According to the article, this isn’t the first time the panel has made this type of finding:

But the panel helped fuel an uprising among radiologists and the medical imaging industry by concluding last year that there was insufficient evidence to recommend the use of computed tomography, or CT, machines to screen for colon cancer. That decision helped convince Medicare not to cover the procedure as an alternative to colonoscopy.

The Times article paints the issue as politicians and greedy doctors and companies versus sound medicine.

That was early in the day — the first edition.

By the end of the day, the LA Times was edging toward That mammogram fracas: The American College of Radiology says, Take it back!

Of course, there was a Times blogger, Adam Tschorn, who had an arch style of commenting on the fracas on Tuesday:

…the shirts bear the words: “I Am the One in 1900″ at the top and the words “My life was saved by preventative breast cancer screening.”

Other versions personalize the odds with “My Friend Is the 1 in 1900,” “My Mother Is the 1 in 1900,” “My Sister Is the 1 in 1900,” “My Daughter Is the 1 in 1900″ and “My Wife Is the 1 in 1900.”

All proceeds from the $14.99 T-shirts benefit the American Cancer Society, which quite publicly continues to recommend annual screening using mammography and clinical breast examination for all women beginning at age 40.

What do you think the odds are they’ll sell a heck of a lot better than the “I Followed the New Screening Guidelines and All I Got Was This Lousy Breast Cancer” shirts?

unclesmrgol on November 19, 2009 at 8:46 AM

Hey there’s only so much health care money to go around. So what if more American women die because the government decides not to recommend payments for “unnecessary” mammograms? It frees up money to provide more taxpayer-funded health care to millions of illegal aliens. That’s what really matters here. Get with the program, folks. This is what “social justice” is all about.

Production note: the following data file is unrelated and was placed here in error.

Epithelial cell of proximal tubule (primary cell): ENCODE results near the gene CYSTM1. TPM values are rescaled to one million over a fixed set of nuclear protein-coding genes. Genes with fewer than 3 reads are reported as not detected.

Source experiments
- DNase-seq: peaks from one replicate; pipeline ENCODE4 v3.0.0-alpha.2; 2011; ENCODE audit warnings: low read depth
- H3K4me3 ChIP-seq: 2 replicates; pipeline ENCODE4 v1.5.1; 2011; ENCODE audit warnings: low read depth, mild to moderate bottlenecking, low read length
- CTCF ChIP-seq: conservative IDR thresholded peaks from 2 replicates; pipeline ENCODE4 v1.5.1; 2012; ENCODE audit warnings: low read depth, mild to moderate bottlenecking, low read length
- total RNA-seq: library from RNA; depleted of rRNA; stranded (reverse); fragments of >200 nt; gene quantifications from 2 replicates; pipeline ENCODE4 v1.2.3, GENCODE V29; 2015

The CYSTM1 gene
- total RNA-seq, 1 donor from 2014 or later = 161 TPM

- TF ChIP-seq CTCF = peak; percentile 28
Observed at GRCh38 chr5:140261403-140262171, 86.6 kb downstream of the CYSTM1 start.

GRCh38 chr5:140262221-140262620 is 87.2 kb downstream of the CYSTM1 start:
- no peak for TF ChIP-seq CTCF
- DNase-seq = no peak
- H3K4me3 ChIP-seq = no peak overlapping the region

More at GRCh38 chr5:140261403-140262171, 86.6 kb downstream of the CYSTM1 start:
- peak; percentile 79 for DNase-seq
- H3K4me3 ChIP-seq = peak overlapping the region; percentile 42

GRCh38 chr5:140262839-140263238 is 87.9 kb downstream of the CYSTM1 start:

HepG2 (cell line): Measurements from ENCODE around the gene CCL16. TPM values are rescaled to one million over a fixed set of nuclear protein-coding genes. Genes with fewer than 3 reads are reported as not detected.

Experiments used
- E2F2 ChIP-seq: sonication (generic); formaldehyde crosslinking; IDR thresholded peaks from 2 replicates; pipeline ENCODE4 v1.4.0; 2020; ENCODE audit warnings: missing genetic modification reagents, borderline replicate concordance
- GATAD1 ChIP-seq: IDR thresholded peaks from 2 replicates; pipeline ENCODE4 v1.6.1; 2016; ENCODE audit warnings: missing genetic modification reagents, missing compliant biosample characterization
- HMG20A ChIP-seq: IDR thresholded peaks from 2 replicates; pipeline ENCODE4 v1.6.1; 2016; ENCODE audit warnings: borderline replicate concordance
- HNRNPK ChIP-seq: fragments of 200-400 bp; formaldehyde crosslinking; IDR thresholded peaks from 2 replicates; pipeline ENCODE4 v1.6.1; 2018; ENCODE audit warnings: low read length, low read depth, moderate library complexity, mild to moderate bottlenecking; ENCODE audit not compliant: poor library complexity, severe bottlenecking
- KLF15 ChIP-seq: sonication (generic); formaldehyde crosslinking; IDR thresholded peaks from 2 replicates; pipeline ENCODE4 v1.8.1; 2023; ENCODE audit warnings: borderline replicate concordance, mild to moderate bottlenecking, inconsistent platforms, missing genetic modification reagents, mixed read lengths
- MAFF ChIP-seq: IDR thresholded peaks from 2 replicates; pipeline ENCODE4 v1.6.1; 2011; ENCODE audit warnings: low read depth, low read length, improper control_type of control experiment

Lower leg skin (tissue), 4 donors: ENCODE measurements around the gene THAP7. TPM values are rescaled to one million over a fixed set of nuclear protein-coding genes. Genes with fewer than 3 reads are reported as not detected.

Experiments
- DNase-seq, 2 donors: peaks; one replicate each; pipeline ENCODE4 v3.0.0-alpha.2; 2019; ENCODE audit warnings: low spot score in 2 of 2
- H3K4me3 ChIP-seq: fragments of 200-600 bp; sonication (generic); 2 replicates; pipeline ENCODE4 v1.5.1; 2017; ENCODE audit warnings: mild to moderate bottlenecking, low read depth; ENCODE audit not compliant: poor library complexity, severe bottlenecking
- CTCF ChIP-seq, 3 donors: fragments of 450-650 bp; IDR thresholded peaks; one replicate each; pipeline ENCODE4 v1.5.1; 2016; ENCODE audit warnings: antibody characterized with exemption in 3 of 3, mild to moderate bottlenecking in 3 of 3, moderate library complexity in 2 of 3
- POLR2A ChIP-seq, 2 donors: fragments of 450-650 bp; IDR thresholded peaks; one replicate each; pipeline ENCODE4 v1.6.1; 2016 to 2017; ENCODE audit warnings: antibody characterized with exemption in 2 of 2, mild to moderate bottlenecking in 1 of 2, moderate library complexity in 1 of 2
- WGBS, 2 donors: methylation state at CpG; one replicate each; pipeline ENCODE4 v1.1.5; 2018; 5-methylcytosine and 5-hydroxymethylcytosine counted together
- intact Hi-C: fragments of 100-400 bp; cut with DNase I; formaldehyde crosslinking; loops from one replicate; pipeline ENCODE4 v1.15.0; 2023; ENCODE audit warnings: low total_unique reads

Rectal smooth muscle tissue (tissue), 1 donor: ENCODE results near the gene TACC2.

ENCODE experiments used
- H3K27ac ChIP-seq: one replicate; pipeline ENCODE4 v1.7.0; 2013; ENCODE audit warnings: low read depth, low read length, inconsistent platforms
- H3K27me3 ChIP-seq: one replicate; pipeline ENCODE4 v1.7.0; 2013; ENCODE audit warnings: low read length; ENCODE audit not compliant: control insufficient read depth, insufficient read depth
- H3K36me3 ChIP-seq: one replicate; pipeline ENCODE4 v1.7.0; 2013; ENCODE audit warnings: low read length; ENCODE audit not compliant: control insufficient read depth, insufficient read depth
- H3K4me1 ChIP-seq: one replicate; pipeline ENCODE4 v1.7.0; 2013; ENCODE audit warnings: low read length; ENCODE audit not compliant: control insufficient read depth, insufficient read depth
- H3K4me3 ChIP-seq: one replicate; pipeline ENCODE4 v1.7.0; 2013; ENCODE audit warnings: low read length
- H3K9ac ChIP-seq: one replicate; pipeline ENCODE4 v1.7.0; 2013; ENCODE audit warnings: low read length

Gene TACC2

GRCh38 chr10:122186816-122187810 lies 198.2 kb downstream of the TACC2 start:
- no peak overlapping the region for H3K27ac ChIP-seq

AZCoyote on November 19, 2009 at 8:49 AM

I am 57 and I have never had a mammogram and I am not sure I will get one either. I think that people have been led to believe for years that early detection will always save them. It won’t. Tony Snow died of the same cancer my father died of in 1980. They caught Tony’s early, and what good did it do him?

Terrye on November 19, 2009 at 6:34 AM

Your odds are 1 in 1900, according to the doctors. Of course, if your family has no history of cancer, then those odds are lower, but if your family does (as your father’s case indicates), the odds are much higher that you will get a cancer, since cancers are genetically dispositioned.

Many colon cancers start out as polyps and excising the polyps can arrest the cancer. Here’s an interesting article indicating the probability of colon cancer survival based on the stage in which it is detected and where it is detected.

Here’s information from same source about breast cancer survival rates. Note that this chart says the obvious — the earlier breast cancer is detected, the greater the probability of survival:

* Stage 0: 100%
* Stage I:100%
* Stage IIA: 92%
* Stage IIB:81%
* Stage IIIA:67%
* Stage IIIB:54%
* Stage IV:20%

Of course, you are your own doctor, in the end — just make sure you are the best you can buy.

unclesmrgol on November 19, 2009 at 8:58 AM

deedledee:

I remember through the years seeing “annual” exams being changed to every two or three years if you were in a certain age category.